Time is ticking away for the candidates for Lt. Governor and each is working to find the edge that will help push them to the top of the heap.
With a field that most voters are not intimately familiar with, few Republicans in the know seem willing to venture a guess as to who could come out on top. It has the air of a Papal election. A huge crowd of potential nominees, but not one person with the best chance of winning.
With jobs and the economy the top issue, Pete Snyder the well funded, well connected candidate could benefit from a well timed business announcement. Snyder, who sold his successful New Media Strategies social media marketing firm, has now gone into the investment business. His Disruptor Capital firm is designed to inject cash into emerging companies and Snyder believes he found one in Russel County, VA.
On Tuesday, Snyder announced a major investment into Bills Khakis, an American company with a manufacturing operation in Virginia. Snyder's investment will help to support 160 jobs in Russell County where LACorp, a cut and sew operation, manufactures more than 100 thousand pairs of Bills Khaki pants a year.
As part of his investment, Snyder will sit on the company's board of directors.
Snyder said the announcement on convention week was a "coincidence", the conclusion of something he had been working on for some time. But it was clear that he saw the political opportunities in presenting himself as a do-something businessman leading up to the important vote. Snyder appeared with company CEO Bill Thomas behind a podium that featured his campaign slogan "real world experience, real Virginia jobs."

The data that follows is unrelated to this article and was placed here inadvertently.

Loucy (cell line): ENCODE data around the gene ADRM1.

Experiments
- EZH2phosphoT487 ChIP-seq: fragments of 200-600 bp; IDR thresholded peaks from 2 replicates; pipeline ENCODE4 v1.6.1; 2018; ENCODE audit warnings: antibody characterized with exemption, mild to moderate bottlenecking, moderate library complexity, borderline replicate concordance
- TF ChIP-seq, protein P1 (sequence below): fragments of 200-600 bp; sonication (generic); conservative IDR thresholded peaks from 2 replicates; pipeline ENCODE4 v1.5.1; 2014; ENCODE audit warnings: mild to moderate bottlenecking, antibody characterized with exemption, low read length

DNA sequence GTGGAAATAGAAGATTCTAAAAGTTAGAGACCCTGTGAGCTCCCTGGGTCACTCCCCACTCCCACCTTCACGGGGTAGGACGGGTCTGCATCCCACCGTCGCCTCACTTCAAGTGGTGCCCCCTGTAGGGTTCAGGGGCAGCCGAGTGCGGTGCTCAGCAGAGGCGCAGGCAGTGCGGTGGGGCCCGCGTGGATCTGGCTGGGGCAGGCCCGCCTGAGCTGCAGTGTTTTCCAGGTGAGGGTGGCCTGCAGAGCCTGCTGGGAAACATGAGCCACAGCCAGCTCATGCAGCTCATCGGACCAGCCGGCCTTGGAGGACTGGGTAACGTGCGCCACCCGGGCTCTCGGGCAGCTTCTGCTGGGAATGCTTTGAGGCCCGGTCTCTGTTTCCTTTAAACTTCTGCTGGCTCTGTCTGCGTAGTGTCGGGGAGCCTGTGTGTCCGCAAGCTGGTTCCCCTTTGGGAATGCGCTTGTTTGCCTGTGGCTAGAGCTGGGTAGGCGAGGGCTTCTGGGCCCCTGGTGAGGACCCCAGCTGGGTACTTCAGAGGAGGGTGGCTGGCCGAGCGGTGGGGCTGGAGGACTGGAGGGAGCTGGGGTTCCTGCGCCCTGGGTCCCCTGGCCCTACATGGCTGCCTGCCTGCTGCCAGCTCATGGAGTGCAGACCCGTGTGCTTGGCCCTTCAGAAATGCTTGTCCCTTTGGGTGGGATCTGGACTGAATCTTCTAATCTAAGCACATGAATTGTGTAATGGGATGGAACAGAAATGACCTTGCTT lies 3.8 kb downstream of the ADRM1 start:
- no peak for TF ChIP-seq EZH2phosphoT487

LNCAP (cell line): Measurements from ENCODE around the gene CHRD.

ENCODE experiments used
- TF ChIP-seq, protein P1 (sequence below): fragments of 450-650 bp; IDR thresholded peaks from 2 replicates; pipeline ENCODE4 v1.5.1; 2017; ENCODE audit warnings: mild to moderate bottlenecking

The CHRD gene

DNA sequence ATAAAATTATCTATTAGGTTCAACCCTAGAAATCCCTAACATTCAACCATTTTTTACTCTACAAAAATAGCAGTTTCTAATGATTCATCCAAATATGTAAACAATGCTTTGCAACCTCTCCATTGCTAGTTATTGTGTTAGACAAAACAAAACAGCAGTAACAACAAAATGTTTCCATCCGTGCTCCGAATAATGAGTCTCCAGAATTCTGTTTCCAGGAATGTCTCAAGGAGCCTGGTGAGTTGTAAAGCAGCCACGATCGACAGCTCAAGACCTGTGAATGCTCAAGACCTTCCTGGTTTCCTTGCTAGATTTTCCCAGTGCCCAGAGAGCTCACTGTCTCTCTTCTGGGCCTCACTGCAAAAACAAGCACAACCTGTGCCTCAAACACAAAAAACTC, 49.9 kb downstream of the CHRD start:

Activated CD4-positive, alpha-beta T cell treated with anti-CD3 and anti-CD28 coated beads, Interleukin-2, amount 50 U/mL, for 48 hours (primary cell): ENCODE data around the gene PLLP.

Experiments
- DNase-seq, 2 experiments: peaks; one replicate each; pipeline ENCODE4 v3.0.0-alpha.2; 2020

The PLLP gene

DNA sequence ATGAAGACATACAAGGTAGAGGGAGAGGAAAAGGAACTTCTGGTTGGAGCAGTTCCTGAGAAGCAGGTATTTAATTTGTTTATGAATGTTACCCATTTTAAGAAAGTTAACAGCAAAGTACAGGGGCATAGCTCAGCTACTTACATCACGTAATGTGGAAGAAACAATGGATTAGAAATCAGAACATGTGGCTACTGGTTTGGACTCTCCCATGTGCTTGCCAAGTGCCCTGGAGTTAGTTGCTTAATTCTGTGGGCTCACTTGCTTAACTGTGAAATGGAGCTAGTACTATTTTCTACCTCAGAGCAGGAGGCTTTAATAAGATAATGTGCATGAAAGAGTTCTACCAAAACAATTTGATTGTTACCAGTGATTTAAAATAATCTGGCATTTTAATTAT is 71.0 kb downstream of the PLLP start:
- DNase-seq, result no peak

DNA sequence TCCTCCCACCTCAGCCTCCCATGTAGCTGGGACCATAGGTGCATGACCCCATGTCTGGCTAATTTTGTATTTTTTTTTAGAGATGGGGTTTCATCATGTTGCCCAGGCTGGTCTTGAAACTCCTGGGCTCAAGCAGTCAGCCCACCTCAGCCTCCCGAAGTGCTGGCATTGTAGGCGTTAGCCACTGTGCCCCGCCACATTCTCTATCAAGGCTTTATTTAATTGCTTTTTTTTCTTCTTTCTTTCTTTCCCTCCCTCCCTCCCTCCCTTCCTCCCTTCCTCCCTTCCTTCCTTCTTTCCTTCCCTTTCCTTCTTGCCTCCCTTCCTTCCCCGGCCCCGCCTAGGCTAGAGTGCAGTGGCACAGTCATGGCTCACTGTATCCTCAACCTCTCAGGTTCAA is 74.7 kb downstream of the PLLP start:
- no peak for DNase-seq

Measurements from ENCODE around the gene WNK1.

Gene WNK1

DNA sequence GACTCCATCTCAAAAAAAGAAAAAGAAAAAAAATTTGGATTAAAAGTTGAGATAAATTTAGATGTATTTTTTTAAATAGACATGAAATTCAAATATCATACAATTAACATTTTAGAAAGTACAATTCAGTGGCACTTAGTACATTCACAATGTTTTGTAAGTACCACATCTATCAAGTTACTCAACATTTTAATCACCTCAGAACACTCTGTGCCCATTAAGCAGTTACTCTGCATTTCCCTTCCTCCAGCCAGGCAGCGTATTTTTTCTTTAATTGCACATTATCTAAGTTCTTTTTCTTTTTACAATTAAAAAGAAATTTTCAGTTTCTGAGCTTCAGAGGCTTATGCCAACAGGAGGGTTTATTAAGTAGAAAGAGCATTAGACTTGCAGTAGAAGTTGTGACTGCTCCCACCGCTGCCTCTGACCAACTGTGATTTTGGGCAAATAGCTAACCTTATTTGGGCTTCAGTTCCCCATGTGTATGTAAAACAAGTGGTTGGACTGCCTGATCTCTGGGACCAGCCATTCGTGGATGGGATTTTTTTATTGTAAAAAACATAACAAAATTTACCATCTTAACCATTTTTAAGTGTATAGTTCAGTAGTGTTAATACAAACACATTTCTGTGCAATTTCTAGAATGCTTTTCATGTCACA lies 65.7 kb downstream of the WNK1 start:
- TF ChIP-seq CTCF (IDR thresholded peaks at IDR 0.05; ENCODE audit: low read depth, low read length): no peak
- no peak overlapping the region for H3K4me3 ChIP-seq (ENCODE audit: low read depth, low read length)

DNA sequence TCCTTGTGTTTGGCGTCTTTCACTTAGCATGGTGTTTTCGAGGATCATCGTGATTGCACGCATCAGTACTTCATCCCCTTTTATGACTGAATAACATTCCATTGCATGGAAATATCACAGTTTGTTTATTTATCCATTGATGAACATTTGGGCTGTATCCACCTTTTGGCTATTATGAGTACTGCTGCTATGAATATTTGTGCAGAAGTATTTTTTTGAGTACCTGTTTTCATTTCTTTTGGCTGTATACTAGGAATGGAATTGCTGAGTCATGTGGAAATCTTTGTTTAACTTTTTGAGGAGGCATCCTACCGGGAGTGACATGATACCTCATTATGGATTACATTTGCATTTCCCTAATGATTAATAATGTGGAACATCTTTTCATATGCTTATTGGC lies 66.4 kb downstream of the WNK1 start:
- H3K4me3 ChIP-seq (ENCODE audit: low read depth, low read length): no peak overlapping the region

Snyder has worked hard to paint himself as the alternative to Terry McAuliffe. He has gone out of his way to virtually ignore his fellow primary opponents and focus any fire he has on the Democratic nominee for governor. He set up his investment in Southwest Virginia several weeks ago with a lengthy web video that asked why McAuliffe chose to move his Greentech car company to Mississippi when high unemployment rates and need existed in parts of Virginia.
Snyder is counting on the economy being the central focus for convention voters who are largely strong social conservatives. Snyder checks all the important boxes in those categories, but is certainly positioning himself as a mainstream candidate who can compete in a general election in a very purple state.
It has led some of his detractors to question if Snyder has the passion to pursue a strong social issues agenda that many convention goers crave.
Former Del. Tom Gear (R-Poquoson) sent out a mass email to a large group of Virginia politicos and media members comparing Snyder to Mark Warner. Gear was upset that Snyder refused to answer a questionnaire he sent to the candidates and said his lack of participation was evidence that Snyder is not as conservative as he seems. Gear received responses from only three of the seven people standing for the GOP nomination. (Lingamfelter, Davis & Stimpson)
Snyder though has racked up endorsements from important and influential conservative leaders like one time U.S. Senate Candidate Oliver North and Former Reagan Education Secretary Bill Bennett. He doesn't run from his conservative record but seems confident that jobs and the economy will continue to be the top issue, even with the far right of his own party.
As much as the GOP cares about abortion and gay marriage Snyder feels the story of an American company defying the odds will resonate with convention delegates.
"At a time when many manufacturing jobs flocked to Southeast Asia, Bills bet on the talented and hardworking people of Southwest Virginia—and the quality shows," Snyder said. "We're excited to announce this investment in a great American business and good Virginia manufacturing jobs."